Time runs short to avert longshoremen's strike

NEW YORK (AP) — In just a few days, a

walkout by thousands of dock workers could bring commerce to a near

standstill at every

major port from Boston to Houston, potentially delivering a big

blow to retailers and manufacturers still struggling to find

their footing in a weak economy.

More than 14,000 longshoremen are threating to go on strike Sunday — a wide-ranging work stoppage that would immediately close

cargo ports on the East Coast and the Gulf of Mexico to container ships.

The 15 ports involved in the labor dispute

move more than 100 million tons of goods each year, or about 40 percent

of the

nation's containerized cargo traffic. Losing them to a shutdown,

even for a few days, could cost the economy billions of dollars.

"If the port shuts down, nothing moves in or out," said Jonathan Gold, vice president of supply chain and customs policy at

the National Retail Federation. And when the workers do return, "it's going to take time to clear out that backlog, and we

don't know how long that it's going to take."

Shipments of such varied products as

flat-screen TVs, sneakers and snow shovels would either sit idle at sea

or get rerouted,

at great time and expense. U.S. factories also rely on container

ships for parts and raw materials, meaning supply lines for

all sorts of products could be squeezed.

Joseph Ahlstrom, a professor at the State University of New York's Maritime College and a former cargo ship captain, called

container ships the "lifeblood of the country."

"We don't fly in a lot of products. It's just too expensive," Ahlstrom said. "The bulk of the products we import come in inside

containers."

The master contract between the

International Longshoremen's Association and the U.S. Maritime Alliance,

a group representing

shipping lines, terminal operators and port associations, expired

in September. The two sides agreed to extend it once already,

for 90 days, but they have so far balked at extending it again

when it expires at 12:01 a.m. Sunday.

The union said its members would agree to an

extension only if the Maritime Alliance dropped a proposal to freeze

the royalties

workers get for every container they unload. The Alliance has

argued that the longshoremen, who it said earn an average $124,138

per year in wages and benefits, are compensated well enough

already.

Federal mediators have been trying to push

negotiations along, but there has been no word from either side on the

progress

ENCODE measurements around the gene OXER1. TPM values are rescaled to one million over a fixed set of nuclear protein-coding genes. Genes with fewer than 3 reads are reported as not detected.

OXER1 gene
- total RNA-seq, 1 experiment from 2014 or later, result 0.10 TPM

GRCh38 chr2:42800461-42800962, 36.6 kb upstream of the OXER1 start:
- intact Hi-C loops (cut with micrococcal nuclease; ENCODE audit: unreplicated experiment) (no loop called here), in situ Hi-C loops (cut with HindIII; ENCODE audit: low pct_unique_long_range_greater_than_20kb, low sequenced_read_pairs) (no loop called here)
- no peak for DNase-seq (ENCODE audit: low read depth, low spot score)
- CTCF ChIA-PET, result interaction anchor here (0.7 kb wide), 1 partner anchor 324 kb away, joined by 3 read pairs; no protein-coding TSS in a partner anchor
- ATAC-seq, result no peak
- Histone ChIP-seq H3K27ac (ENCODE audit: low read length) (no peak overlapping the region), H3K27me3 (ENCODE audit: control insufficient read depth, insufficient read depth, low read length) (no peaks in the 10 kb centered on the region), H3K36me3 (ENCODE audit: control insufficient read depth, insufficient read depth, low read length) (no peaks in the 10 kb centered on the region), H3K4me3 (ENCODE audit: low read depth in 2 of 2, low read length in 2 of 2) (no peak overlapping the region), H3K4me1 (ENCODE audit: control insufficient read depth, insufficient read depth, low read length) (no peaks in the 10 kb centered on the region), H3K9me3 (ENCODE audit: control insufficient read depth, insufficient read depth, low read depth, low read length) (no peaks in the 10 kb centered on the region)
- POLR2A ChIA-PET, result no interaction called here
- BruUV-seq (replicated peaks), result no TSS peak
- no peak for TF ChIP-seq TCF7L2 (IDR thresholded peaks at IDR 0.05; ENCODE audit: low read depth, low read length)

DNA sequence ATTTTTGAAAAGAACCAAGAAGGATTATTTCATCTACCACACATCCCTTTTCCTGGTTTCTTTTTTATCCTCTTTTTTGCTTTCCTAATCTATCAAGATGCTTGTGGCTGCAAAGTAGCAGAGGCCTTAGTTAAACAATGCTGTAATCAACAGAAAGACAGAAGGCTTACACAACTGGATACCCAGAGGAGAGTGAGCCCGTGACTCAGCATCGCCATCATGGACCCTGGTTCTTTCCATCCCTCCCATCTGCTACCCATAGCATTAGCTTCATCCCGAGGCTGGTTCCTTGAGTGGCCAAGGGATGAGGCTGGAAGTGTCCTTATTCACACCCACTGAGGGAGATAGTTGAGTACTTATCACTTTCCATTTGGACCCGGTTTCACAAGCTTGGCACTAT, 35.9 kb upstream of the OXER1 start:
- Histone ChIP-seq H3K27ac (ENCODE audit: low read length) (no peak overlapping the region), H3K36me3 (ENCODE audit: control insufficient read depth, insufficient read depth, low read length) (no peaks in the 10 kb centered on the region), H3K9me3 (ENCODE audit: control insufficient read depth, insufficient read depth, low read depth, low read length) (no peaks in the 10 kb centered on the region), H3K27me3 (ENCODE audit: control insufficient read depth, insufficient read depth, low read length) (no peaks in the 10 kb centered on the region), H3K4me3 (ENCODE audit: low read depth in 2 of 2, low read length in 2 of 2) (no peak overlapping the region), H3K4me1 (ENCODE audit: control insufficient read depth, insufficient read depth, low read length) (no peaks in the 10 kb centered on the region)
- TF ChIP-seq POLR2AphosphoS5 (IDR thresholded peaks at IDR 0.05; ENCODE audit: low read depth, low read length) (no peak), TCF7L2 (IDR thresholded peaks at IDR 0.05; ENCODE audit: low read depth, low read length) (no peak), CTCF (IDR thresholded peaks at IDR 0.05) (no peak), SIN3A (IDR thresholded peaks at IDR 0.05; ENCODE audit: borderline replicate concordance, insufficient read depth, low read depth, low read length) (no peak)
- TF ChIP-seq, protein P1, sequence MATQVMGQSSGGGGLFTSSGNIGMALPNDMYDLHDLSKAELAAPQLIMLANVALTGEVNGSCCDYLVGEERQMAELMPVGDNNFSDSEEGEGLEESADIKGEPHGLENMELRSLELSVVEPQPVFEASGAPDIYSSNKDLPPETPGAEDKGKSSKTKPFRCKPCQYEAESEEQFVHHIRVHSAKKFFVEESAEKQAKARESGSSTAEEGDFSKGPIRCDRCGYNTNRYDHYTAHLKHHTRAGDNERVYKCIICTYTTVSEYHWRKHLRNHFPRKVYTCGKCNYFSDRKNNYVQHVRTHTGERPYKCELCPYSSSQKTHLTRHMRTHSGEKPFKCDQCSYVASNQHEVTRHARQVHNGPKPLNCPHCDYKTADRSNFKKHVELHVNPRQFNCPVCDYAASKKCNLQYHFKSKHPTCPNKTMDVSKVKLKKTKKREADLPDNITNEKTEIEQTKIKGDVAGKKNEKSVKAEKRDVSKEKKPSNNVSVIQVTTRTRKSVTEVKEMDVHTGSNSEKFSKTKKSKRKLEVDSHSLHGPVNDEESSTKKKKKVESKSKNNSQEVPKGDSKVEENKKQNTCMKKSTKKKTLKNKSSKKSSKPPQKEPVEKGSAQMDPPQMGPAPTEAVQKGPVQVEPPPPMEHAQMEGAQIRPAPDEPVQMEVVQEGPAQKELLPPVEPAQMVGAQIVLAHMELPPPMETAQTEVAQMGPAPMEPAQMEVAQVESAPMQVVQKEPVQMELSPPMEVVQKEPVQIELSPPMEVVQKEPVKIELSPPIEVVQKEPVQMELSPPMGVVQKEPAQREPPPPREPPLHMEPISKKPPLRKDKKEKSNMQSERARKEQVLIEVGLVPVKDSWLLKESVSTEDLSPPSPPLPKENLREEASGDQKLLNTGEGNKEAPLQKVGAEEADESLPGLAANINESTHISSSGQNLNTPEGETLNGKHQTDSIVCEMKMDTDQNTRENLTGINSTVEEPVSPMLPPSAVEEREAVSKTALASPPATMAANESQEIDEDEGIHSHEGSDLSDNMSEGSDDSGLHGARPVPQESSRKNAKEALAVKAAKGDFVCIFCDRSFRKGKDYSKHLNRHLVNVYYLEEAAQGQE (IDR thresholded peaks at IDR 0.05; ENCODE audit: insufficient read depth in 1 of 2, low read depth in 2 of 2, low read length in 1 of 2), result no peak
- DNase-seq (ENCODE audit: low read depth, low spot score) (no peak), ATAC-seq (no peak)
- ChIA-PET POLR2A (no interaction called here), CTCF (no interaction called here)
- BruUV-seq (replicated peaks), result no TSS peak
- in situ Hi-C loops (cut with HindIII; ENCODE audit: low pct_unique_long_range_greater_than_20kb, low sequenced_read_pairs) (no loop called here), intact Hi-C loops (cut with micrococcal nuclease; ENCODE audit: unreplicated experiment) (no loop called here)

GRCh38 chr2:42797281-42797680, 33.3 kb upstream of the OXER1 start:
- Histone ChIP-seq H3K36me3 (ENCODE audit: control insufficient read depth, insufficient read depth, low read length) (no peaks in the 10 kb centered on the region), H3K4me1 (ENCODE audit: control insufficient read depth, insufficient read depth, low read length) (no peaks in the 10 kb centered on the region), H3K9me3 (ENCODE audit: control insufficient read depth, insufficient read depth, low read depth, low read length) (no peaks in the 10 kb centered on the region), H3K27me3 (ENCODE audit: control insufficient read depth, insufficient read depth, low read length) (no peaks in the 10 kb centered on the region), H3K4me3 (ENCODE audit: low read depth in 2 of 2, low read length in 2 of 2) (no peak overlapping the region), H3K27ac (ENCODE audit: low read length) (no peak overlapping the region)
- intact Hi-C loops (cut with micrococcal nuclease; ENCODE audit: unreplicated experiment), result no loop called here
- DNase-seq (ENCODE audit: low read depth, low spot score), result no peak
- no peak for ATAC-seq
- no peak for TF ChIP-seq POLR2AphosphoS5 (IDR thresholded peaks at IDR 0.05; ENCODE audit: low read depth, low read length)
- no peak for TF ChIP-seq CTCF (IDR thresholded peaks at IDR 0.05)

of the talks since Dec. 24. As recently as Dec. 19, the president

of the longshoremen, Harold Daggett, said the talks weren't

going well and that a strike was expected.

The work stoppage would not be absolute.

Longshoremen would continue to handle military cargo, mail, passenger

ships, non-containerized

items like automobiles, and perishable commodities, like fresh

food.

Yet the economic damage could still be severe.

"The global economy moves by water, and

shutting down container ports along the East and Gulf coasts while the

national economy

remains fragile benefits no one," Deborah Hadden, acting port

director at Massport, the public agency that oversees shipping

terminals in Boston. It is not a part of the contract dispute.

Florida Gov. Rick Scott said "the livelihood of thousands of Florida families lies in the balance."

The White House weighed in, too, urging dockworkers and shipping companies Thursday to reach agreement "as quickly as possible"

on a contract extension. Obama spokesman Matt Lehrich said the administration is monitoring the situation closely.

If it happens, the walkout could be the biggest national port disruption since 2002, when unionized dockworkers were locked

out of 29 West Coast ports for 10 days because of a contract dispute.

The ports only reopened after President George W. Bush, invoking powers given to him by the 1947 Taft-Hartley Act, ordered

an 80-day cooling-off period. Some economists estimated that each day of that lockout cost the U.S. economy $1 billion. It

took months for the retail supply chain to fully recover.

An East Coast port freeze would have its

biggest impact at the Port Authority of New York and New Jersey, where

3,250 longshoremen

handled 32.3 million tons of cargo in 2010. The authority is not a

party to the contract dispute.

Other major ports affected would include Savannah, Ga., which handled 18 million tons, and Houston and Hampton Roads, Va.,

which each handled more than 12.5 million tons.

Thousands of other jobs would be directly affected by the shutdown. Truck drivers might not have any cargo to transport, tug

boat captains no ships to guide and freight train operators nothing to haul.

Simultaneously, another labor dispute involving dock workers was playing out on the West Coast.

Longshoremen at several Pacific Northwest

grain terminals worked Thursday under contract terms they soundly

rejected last

weekend. The owners implemented the terms after declaring talks at

an impasse. The International Longshore and Warehouse Union

has yet to announce its next move.

Workplace rules, not salary and benefits, have been the obstacle to a new deal.

The dispute involves terminals in Portland, Ore., Vancouver, Wash., and Seattle, where longshoremen have been working without

an agreement since the last contract expired Sept. 30.